Stone & Magnanini

Last week, I headed downtown to meet with Stephen A. Weiss and Eric Jaso, partners at the Seeger Weiss litigation boutique. Weiss co-founded the firm with Christopher Seeger in 1999. Jaso, who just joined the firm from Stone & Magnanini, is a friend and former colleague of mine from the U.S. Attorney’s Office. They kindly agreed to be interviewed about what it’s like to work at an elite, plaintiff-side litigation firm.

Here at Above the Law, we’ve always had strong coverage of the large, defense-oriented firms that collectively constitute Biglaw. In the past few years, however, we have dramatically expanded our offerings related to smaller law firms. We currently have three columnists — Brian Tannebaum, Tom Wallerstein, and Valerie Katz — writing in this space, in addition to the small-firm coverage generated by our other writers.

Consistent with this editorial expansion, I was eager to meet with Weiss and Jaso and hear about Seeger Weiss (which is relatively large for a plaintiffs’ firm, but small compared to a Biglaw firm). I’ve always wondered why more law school graduates don’t go into plaintiffs’ work and why we don’t hear about this side of practice as much. It can represent a chance to do well while also doing good, by vindicating victims’ rights or blowing the whistle on misconduct — especially in the qui tam practice area, a focus of Seeger Weiss.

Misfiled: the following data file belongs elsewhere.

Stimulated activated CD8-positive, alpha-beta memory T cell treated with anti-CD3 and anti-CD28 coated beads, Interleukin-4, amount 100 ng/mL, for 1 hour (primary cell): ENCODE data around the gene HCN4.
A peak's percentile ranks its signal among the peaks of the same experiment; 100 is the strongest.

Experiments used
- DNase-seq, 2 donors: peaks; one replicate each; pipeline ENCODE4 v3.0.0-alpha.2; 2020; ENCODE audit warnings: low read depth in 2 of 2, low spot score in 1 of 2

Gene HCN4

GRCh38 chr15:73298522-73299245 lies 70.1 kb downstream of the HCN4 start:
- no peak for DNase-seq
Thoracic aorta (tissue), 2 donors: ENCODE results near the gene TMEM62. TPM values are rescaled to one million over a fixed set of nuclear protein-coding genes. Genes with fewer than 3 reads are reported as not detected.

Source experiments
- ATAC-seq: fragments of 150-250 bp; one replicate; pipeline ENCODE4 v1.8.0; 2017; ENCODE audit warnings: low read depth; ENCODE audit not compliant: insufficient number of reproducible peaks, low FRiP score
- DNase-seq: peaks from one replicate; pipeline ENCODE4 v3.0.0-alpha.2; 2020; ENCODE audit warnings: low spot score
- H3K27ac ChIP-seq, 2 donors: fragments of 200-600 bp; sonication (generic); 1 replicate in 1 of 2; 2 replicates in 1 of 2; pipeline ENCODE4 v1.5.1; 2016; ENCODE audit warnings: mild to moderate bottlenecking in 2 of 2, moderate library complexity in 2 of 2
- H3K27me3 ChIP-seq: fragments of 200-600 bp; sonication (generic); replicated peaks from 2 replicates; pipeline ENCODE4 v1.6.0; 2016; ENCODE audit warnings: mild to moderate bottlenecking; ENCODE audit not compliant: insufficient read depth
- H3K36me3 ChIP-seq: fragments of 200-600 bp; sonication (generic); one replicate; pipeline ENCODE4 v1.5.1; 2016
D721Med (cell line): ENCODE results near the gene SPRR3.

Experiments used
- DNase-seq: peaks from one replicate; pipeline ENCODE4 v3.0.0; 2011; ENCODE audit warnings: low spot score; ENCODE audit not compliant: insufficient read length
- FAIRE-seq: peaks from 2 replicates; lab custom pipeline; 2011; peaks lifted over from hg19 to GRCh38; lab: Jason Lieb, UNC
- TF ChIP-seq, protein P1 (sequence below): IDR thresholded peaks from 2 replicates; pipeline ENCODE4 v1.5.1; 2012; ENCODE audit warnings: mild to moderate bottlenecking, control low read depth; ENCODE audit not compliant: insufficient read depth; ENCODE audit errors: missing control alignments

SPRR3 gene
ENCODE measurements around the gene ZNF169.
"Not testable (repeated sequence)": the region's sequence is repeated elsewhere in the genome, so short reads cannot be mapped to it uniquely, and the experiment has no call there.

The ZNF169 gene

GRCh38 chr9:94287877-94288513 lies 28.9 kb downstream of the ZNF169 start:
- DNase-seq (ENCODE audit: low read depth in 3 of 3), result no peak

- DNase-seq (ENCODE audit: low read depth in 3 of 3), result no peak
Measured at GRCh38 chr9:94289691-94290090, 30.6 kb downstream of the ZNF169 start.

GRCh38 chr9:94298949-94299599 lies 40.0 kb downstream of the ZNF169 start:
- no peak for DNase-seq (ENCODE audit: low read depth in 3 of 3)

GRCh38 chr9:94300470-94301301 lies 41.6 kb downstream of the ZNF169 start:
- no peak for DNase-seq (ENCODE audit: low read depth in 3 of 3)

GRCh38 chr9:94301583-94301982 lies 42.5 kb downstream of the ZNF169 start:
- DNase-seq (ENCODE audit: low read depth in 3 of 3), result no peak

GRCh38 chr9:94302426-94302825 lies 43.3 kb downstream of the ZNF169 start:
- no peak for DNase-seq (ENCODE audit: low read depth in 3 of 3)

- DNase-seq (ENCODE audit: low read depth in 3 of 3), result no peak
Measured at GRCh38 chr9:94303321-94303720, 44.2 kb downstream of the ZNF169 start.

Here’s what Weiss and Jaso had to say….

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Back in October, we informed our readers that law school litigators Jesse Strauss and David Anziska intended to file class action lawsuits against 15 additional schools, on top of the two they’d already filed against Cooley Law and New York Law School. In mid-December, we brought you an update on the status of those potential filings after Anziska told us that at least three named plaintiffs had been secured for 11 out of the 15 law schools on October’s target list. And now, about a month and a half later, have we got some news for you.

Anziska quipped in an interview with us last year that he hoped to turn 2012 into the year of “law school litigation.” Well, the class action crusader is off to a great start, because today, Team Strauss/Anziska partnered up with six other law firms and filed lawsuits against 12 law schools around the country. According to Anziska, “these lawsuits will define a generation.”

Which law firms have joined in their mighty quest, and which law schools have been sued? Find out all of this information, plus additional details that we learned during today’s media conference call, after the jump….

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People are talking about an interesting Slate article entitled “Leaving Big Law Behind: The many frustrations that cause well-paid lawyers to hang out their own shingles.” It’s currently the most-read piece on the site. But it’s actually quite similar, even down to some of the sources, to an article that appeared a few days earlier in Crain’s New York Business: